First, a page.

ZURICH (Reuters) - Georges Kern, tipped as a potential chief executive of Richemont (CFR.S), left the luxury goods group abruptly on Friday just four months after taking over as head of its watchmaking division.
The departure of Kern, who had been at Richemont for 17 years, is a blow after the maker of Cartier, IWC, Montblanc and other top brands recently moved to a new management structure that split the top role between a handful of heir-apparents to the post.
Swiss newspaper Le Temps reported that Kern had taken a stake in rival Swiss watchmaker Breitling and planned to try to revive that brand.
Breitling declined to comment on the report.
“Georges has been offered an interesting opportunity to become an entrepreneur,” Chairman Johann Rupert said in a statement. “He has had a very successful career at IWC Schaffhausen and we wish him well.”
Kern, who steered watchmaker IWC Schaffhausen for 15 years, was previously seen going head-to-head for the CEO job with former Montblanc executive Jerome Lambert.
“Kern was touted as a potential future CEO of the group but the company has recently moved to a committee structure after Richard Lepeu retired as CEO,” Kepler Cheuvreux analyst Jon Cox said. “He may have just thought the structure wasn’t for him.”
In a reshuffle announced last November, Lambert assumed responsibility for all businesses outside jewellery and watchmaking, while Kern was appointed head of watchmaking, marketing and digital. They assumed their new roles just under four months ago.
Richemont’s other brands include Jaeger-LeCoultre, Van Cleef & Arpels and Piaget.
Luxury watchmakers have been struggling with dwindling demand in their biggest markets, Hong Kong and the United States, and growing competition from the likes of Apple.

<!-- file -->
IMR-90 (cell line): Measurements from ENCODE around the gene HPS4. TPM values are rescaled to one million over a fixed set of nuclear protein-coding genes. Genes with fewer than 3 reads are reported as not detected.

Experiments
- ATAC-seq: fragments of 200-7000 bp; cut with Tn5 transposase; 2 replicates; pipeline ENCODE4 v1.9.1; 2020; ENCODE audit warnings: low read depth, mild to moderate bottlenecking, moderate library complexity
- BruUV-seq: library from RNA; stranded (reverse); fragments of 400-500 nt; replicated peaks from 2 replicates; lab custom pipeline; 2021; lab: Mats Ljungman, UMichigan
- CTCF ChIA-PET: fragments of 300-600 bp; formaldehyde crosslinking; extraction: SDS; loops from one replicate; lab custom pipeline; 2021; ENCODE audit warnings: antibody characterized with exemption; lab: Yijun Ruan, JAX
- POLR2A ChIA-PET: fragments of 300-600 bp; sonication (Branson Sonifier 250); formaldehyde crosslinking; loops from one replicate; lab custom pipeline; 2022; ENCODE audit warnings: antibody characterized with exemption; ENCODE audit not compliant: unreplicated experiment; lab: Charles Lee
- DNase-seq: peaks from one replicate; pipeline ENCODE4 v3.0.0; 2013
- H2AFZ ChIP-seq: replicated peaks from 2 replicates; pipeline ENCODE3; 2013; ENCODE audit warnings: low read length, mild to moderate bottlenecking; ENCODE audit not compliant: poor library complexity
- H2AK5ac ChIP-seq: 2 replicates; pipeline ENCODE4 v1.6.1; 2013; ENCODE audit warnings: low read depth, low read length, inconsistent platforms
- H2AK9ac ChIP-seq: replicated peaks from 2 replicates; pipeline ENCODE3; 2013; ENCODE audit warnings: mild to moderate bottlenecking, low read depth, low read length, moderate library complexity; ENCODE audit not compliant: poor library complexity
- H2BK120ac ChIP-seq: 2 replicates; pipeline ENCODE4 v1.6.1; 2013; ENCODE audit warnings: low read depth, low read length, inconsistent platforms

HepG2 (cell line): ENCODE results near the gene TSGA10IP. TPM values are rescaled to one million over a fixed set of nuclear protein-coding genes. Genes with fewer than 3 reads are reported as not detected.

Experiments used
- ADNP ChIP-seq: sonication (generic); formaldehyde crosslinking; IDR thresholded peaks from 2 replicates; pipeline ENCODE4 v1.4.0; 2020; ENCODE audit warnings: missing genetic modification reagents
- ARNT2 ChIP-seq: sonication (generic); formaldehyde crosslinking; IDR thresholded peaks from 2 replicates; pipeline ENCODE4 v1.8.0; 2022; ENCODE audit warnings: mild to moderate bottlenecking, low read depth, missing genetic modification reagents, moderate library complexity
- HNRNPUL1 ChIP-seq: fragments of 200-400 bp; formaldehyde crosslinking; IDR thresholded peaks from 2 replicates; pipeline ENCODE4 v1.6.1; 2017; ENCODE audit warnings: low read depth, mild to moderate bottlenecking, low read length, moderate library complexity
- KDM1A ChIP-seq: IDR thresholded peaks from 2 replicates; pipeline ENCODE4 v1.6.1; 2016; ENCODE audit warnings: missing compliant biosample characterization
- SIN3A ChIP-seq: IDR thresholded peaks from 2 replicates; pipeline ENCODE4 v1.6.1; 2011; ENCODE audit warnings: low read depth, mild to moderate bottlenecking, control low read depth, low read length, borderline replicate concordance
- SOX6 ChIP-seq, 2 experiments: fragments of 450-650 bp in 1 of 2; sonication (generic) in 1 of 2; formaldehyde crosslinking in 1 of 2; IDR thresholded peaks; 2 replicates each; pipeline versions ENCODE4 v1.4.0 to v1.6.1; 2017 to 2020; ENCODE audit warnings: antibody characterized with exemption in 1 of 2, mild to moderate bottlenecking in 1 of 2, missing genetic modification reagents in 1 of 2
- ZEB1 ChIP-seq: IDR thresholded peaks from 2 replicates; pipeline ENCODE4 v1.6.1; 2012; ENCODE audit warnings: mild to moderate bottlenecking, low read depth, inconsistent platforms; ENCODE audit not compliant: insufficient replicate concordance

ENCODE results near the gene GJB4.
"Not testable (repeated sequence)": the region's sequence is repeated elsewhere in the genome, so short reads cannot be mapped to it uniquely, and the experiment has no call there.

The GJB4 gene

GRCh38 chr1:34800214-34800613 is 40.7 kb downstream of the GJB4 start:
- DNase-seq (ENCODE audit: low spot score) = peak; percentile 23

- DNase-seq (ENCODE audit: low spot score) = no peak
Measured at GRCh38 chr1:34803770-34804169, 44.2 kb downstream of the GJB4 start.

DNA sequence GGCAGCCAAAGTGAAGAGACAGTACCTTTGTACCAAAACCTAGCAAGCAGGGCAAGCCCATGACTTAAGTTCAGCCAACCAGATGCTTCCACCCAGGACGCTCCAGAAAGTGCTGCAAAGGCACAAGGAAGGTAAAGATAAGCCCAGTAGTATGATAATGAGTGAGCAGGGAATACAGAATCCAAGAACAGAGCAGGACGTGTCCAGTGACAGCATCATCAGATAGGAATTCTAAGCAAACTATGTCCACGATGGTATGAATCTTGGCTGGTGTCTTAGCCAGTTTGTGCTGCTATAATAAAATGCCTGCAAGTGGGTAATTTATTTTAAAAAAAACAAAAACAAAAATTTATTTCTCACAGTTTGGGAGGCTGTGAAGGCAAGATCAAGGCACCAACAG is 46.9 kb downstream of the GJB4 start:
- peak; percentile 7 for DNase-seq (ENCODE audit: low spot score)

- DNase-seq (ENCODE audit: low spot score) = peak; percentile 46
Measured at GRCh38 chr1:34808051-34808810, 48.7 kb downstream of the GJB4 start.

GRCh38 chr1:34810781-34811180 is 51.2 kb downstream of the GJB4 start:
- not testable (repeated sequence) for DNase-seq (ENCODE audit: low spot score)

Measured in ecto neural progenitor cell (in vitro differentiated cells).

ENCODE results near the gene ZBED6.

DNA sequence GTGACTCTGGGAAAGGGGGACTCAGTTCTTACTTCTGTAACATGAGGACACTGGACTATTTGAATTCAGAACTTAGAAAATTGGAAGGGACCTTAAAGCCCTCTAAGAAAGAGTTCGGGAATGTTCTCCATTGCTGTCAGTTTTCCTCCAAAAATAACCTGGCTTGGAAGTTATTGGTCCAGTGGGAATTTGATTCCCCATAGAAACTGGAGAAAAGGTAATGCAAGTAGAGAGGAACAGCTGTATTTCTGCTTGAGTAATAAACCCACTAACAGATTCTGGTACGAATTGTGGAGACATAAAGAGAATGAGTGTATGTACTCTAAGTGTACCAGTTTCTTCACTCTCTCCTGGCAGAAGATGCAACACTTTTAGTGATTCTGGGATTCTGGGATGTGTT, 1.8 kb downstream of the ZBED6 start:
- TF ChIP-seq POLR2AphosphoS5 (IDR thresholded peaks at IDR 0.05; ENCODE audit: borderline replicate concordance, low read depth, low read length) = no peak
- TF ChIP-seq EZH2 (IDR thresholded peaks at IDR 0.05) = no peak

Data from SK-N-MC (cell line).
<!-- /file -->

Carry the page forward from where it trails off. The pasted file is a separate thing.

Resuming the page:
The unconventional move to abolish the top executive role came as part of chairman and leading investor Rupert’s efforts to refresh the Geneva-based group’s ageing management team and board.
Rene Weber, a luxury specialist at Swiss bank Vontobel, said rumours had been circulating about Kern’s possible departure for months, making his resignation only “half a surprise”.
“We recognised (Kern) as a strong leader and an emotional person, who could also sometimes cause friction,” Zuercher Kantonalbank analysts said in a note on Friday.
“Apparently, the new role didn’t allow him to fulfil his potential.”
The group has been hard hit by a severe and prolonged watch industry downturn, which saw Richemont’s timepiece sales - accounting for just under half of group revenue - plummet 15 percent last year.
Despite some recovery in recent months, Richemont in May struck a cautious note, citing worries over volatile geopolitical and trading climates.
Analysts said they didn’t see Kern’s departure as a reflection of any underlying problems with the watchmaking division.
“We don’t assume the abrupt shift is related to any deterioration in the watch business,” Zuercher Kantonalbank analysts said, pointing to recent improvements in Richemont’s watch sales.
Watchmaking -- as well as marketing and digital activities -- will now report directly to the senior executive committee, Richemont said.
Reporting by Brenna Hughes Neghaiwi; editing by Susan Fenton and Keith Weir